In today’s technological landscape, businesses are more data-dependent, with vast pools of data at their disposal. What to do with it and how to make sense of it all is a challenge we attempt to solve with data science—starting with data discovery and ending with analytics that aid in critical business decision making.
Now, there are numerous ways to extract meaning from data. Buzzwords like business intelligence and advanced analytics—though quite crucial for every enterprise—can easily be misunderstood in their role in making sense of data.
For example, what exactly is advanced analytics? Is it the same thing as machine learning? And where does artificial intelligence come into play? In this article, we’ll answer those questions and more by discussing the difference between business intelligence vs advanced analytics—two strategies that are similar in nature, but with some key differences.
A showdown of analytical strategies
When comparing advanced analytics to business intelligence, one thing is clear: both approaches provide answers. The question is, how different are those answers? Let’s look at those differences in detail in the infographic below:
Business intelligence is an information provider. It offers hindsight, giving users information about past metrics and visibility into performance. To illustrate: companies can use BI to track real-time performance metrics much faster than they otherwise could, improving operational efficiency in the process.
Advanced analytics, on the other hand, offers foresight. It’s a troubleshooter, anticipating future business challenges and behavior to prescribe actions to maximize beneficial outcomes. For example, when a manufacturing professional forecasts an unplanned downtime for machinery, that’s advanced analytics. In this case, they are provided with a clear prescription on the next steps of the decision-making process.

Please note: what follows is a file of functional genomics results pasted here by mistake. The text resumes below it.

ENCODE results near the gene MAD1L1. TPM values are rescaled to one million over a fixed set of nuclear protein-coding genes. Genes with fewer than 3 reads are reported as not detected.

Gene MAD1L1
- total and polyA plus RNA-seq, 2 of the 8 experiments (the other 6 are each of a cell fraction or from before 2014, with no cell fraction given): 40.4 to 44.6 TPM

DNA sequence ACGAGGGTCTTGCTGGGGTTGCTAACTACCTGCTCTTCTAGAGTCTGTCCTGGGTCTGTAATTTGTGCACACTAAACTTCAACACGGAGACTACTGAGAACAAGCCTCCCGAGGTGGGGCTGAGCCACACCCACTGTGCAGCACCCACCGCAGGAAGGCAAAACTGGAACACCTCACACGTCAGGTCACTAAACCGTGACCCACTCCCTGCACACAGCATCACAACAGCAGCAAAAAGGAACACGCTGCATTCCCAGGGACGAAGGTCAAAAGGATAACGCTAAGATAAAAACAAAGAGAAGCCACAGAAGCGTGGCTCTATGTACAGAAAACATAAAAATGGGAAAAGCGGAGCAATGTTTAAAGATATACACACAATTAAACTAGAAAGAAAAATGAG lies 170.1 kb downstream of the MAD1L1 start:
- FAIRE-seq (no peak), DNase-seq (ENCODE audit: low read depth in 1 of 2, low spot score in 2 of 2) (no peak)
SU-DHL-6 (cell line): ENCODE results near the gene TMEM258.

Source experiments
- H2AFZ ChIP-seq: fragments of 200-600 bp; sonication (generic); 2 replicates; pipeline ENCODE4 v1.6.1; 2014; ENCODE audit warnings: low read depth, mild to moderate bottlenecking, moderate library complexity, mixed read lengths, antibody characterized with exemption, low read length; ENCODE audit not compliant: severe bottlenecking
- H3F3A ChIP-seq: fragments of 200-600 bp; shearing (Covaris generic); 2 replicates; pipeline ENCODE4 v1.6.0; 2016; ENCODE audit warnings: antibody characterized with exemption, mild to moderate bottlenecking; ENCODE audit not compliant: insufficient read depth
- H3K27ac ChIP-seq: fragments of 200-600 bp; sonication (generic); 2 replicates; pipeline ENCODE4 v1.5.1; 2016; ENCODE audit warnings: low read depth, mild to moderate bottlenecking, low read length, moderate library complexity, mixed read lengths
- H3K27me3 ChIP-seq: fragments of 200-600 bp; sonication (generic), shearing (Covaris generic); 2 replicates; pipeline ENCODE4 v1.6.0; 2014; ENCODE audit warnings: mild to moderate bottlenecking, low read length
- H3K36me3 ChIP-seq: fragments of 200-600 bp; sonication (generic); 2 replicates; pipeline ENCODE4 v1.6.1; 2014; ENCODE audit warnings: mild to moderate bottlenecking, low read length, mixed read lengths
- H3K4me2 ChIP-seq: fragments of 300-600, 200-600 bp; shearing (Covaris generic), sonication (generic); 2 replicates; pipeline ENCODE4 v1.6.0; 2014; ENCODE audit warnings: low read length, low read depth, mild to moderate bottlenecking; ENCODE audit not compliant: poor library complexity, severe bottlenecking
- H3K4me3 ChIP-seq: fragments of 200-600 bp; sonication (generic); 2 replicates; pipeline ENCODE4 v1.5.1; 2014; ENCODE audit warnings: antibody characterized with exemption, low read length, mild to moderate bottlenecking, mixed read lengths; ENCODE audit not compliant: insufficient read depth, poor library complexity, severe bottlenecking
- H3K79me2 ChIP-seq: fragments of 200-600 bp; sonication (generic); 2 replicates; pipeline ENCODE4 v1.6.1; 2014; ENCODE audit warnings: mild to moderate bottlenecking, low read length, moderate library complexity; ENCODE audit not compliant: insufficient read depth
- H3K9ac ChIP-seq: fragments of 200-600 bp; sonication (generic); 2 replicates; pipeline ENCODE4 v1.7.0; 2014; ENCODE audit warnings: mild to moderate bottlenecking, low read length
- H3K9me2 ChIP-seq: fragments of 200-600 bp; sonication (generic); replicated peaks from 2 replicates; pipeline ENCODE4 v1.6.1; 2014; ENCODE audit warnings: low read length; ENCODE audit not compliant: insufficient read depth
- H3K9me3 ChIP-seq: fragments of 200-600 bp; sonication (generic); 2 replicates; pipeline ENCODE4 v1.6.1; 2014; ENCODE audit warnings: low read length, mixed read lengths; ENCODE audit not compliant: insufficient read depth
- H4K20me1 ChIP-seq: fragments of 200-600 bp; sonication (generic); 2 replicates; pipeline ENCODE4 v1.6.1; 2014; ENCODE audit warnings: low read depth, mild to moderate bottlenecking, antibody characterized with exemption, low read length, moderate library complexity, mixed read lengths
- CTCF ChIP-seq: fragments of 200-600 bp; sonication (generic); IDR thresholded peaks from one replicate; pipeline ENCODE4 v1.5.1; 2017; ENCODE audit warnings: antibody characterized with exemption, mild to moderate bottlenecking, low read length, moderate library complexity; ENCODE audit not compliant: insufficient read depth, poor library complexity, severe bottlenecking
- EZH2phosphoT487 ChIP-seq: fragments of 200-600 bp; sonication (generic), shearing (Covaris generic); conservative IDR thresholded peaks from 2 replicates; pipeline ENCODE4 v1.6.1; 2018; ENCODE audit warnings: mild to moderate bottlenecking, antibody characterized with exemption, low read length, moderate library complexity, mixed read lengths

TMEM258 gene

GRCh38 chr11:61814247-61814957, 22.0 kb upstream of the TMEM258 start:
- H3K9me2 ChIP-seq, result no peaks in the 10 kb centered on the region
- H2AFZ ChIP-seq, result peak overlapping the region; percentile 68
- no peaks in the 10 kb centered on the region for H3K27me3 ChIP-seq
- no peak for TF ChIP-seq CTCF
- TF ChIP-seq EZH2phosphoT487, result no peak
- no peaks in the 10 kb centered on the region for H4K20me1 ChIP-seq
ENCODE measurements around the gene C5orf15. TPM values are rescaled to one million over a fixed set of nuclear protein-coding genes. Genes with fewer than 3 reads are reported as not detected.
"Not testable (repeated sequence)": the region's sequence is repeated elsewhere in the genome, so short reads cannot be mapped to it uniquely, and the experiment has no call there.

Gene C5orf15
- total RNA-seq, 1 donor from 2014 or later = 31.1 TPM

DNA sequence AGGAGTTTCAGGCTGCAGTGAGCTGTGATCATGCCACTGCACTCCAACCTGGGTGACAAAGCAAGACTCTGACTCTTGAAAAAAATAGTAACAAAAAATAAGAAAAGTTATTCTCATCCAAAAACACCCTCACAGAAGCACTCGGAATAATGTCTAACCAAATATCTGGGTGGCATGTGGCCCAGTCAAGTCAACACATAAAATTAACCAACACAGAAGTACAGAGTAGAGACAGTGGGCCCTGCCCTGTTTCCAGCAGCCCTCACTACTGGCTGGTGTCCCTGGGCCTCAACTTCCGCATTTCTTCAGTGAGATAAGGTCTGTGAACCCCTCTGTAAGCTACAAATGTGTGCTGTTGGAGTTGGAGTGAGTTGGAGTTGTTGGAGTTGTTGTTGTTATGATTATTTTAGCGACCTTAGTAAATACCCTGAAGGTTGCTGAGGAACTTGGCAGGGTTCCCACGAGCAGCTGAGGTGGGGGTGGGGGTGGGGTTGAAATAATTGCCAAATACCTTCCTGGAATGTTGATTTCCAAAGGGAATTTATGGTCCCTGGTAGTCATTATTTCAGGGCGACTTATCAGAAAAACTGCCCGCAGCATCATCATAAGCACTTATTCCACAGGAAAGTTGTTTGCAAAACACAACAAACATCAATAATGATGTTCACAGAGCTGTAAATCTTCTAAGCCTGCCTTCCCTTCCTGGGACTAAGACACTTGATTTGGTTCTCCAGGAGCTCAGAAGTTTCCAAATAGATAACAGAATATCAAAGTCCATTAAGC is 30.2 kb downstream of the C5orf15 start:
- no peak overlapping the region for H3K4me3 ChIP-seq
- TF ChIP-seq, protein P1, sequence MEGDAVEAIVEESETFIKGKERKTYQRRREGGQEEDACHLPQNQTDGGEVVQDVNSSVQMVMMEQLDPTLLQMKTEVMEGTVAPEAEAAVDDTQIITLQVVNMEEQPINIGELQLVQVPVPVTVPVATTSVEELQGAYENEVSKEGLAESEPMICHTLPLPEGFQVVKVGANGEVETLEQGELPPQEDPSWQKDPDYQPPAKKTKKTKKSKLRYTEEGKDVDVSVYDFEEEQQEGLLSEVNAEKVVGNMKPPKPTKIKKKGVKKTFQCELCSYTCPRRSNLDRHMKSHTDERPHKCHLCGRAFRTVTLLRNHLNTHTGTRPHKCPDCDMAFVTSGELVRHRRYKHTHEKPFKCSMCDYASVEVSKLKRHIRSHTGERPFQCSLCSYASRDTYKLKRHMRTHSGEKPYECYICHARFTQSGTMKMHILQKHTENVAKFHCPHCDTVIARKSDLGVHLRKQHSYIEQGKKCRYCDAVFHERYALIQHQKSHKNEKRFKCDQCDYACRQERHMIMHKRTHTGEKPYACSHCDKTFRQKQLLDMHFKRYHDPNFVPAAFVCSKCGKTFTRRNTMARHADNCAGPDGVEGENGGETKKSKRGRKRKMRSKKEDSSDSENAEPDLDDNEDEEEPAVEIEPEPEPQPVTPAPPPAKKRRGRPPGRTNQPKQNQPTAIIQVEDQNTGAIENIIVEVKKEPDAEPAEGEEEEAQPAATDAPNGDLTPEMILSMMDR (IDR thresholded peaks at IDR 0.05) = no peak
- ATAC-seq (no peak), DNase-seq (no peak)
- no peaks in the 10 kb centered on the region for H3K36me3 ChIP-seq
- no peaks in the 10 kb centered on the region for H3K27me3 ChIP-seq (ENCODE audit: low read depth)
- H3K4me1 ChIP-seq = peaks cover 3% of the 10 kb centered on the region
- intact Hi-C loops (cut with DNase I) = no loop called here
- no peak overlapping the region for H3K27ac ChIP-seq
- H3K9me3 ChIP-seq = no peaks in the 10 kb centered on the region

What’s the common thread? Both attempt to uncover information that would support critical business decision making.
BI answers the question “what happened?”, historically and operationally. It also provides answers to “why did it happen?”, allowing users to dive deep into data and get visibility into what might be causing the problem.
Users can also leverage advanced analytics to find answers to questions like “what will happen?” and “what can we do to make it happen?”. It offers a more comprehensive “why” and “how” to the “what” of BI.
What’s the common thread? When comparing advanced analytics vs. business intelligence, it can’t be denied that both approaches still provide analysis that can help drive business outcomes.
“Together, we can fuel an industry culture of joint innovation in which no risk is missed, and no opportunity is left behind.”
Business intelligence utilizes the more traditional reporting and visualization methods as a form of analysis: dashboards and scorecards, multi-dimensional analysis, automated monitoring and alerts, and more. These processes are employed to gather data from different sources and deliver it in a clean, easy-to-digest format for reporting or monitoring purposes.
For advanced analytics, more sophisticated quantitative methods are used to discover trends and find patterns. Think predictive analytics, data mining, simulations, and machine learning algorithms such as regression and decision trees. When people mention artificial intelligence in the realm of data science, they usually refer to advanced analytics.